We remain open to provide care for your pets. We are following the direction of government and regulatory authorities and have implemented hospital and visit protocols to keep both you and our team safe. For regular updates on our hours and visit protocols, please follow our social media platforms.

613.544.7387

Lesser-Known Dangers of Summer

While summertime brings sunshine and fun – there are some lesser-known dangers of being out and about!

I’m sure many of you have vegetable gardens or herb gardens, somewhere within reach of your pets whether in your backyard or up high on your kitchen window sill. There are actually quite a few plants and herbs that are a degree of toxic to our furry family members.

If you are no stranger to cats, you know they like to chew on plant material – be this grass or your house plants! Growing up, my mother kept all her plants behind a closed door to keep our cats away. Recently, we had a feline patient come into the practice who had eaten eucalyptus – typically a potted plant with hanging leaves. Our poor friend came in with symptoms of vomiting and lethargy. He now feels much better, but his owner had had this plant for many years without even thinking a cat might want to chew on it!

Another few examples of common herbs are mint, oregano, aloe, and chamomile. They tend to mostly cause gastrointestinal upset when ingested, though chamomile can also cause contact dermatitis (skin irritation). These symptoms do require medical attention.

Outside, if you happen to have a vegetable garden, tomatoes are actually not the most pet-friendly vegetable to try and grow! A ripe tomato does not harm dogs and cats. But the plant and vines can cause a slow heart rate, hypersalivation, as well as inappetence. Leeks, chives, and garlic can actually cause anemia (lack of red blood cells) if ingested, along with vomiting. Any of these symptoms listed also require medical attention.

If you like to frequent apple orchards or happen to have your own apple tree, as I do, several parts of the apple are quite toxic when ingested — apples contain levels of cyanide. It includes the leaves, stems, and seeds.

Should you think that your pet has ingested something toxic, or, you have watched them ingest something toxic, calling the clinic is the place to start. We can advise you whether the product or plant your pet has ingested is toxic, and how toxic. We’ll tell you if they need urgent medical care, or can wait for an appointment; or what symptoms you may see. We may advise you to bring your pet in right away so that we can induce vomiting. It may seem possible to do on your own, but it is not something we recommend trying to do at home. Even if too much time has passed and we believe that making them vomit wouldn’t help, an examination is still in order – symptoms like anemia, as previously mentioned, can occur after that fact, even if your pet seems fine.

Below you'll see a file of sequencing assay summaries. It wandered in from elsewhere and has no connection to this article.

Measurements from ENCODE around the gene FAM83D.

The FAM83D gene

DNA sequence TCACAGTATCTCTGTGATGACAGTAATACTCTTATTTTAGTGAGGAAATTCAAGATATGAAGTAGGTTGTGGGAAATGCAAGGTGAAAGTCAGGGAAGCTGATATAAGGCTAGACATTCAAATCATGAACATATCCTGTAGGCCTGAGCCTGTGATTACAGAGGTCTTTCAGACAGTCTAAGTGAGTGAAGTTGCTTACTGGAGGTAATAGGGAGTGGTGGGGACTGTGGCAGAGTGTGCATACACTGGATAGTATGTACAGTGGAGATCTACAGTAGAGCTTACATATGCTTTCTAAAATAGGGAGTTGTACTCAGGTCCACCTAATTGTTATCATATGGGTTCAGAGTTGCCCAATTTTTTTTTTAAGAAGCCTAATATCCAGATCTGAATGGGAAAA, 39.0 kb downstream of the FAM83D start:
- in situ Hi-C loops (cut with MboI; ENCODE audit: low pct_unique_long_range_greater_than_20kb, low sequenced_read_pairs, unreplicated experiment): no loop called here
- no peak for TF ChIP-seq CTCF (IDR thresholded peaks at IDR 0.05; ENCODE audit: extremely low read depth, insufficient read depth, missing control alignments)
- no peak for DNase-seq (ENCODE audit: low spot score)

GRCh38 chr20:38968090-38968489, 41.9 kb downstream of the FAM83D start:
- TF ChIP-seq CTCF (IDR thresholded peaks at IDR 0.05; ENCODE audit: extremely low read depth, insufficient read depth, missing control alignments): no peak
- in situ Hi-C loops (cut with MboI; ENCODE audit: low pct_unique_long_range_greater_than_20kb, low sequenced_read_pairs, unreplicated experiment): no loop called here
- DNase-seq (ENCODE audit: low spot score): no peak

If you have any questions, give us a call at 613.544.7387.

Written by: Sarah, RVT

Category:

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COVID-19: Additional measures we are taking

Dear Clients,

Due to the close contact that our work requires, we have taken additional measures to protect you and our team while providing care for your furry family members.

The following changes are effective as of Monday, March 23, 2020:

1. We are currently operating a “closed waiting room” policy to protect our clients and staff. When you arrive, please remain in your vehicle and use your cell phone to call us at 613-544-7387. We will take a history from outside of your vehicle, and bring your pet into the clinic for an examination with the veterinarian. We will then return to your vehicle with your pet to discuss our recommended treatment plan. If you do not have a cell phone please knock our door to let us know you have arrived and then return to your vehicle.

2. We are continuing to accept appointments for urgent or sick pets, as well as time-sensitive puppy/kitten vaccinations. All other services will be scheduled for a later time.

3. We are still OPEN with the following hours: Monday to Friday: 8:00 am - 6:00 pm.

4. If you are ordering food or medications, please allow 3-5 business days as our suppliers are dealing with increased demand and are trying to fill orders as quickly as possible. We will advise you as soon as your order arrives. Please call us when you arrive to pick up your order, but do not enter the hospital. Our staff will bring your order to your car and take payment over the phone. You can also use our online store and have your food delivered directly to your home. To sign up for the online store, visit our website.

5. For the time being, we are not accepting cash as payment. Credit cards and debit card payments are still available.

6. Online consultations are now available! If you wish to connect with a veterinarian via message, phone or video, visit our website and follow the "Online Consultation" link.

7. Following the recommendations of our government and medical experts, we are doing our best to practice social distancing within the constraints of our roles. As such, we have taken measures to avoid both contracting and facilitating the spread of this virus.

Thank you for helping us be diligent for everyone's safety. As we have heard from all levels of government, the situation is fluid and any updates will be provided as changes occur.

- Your dedicated team at Barriefield Animal Hospital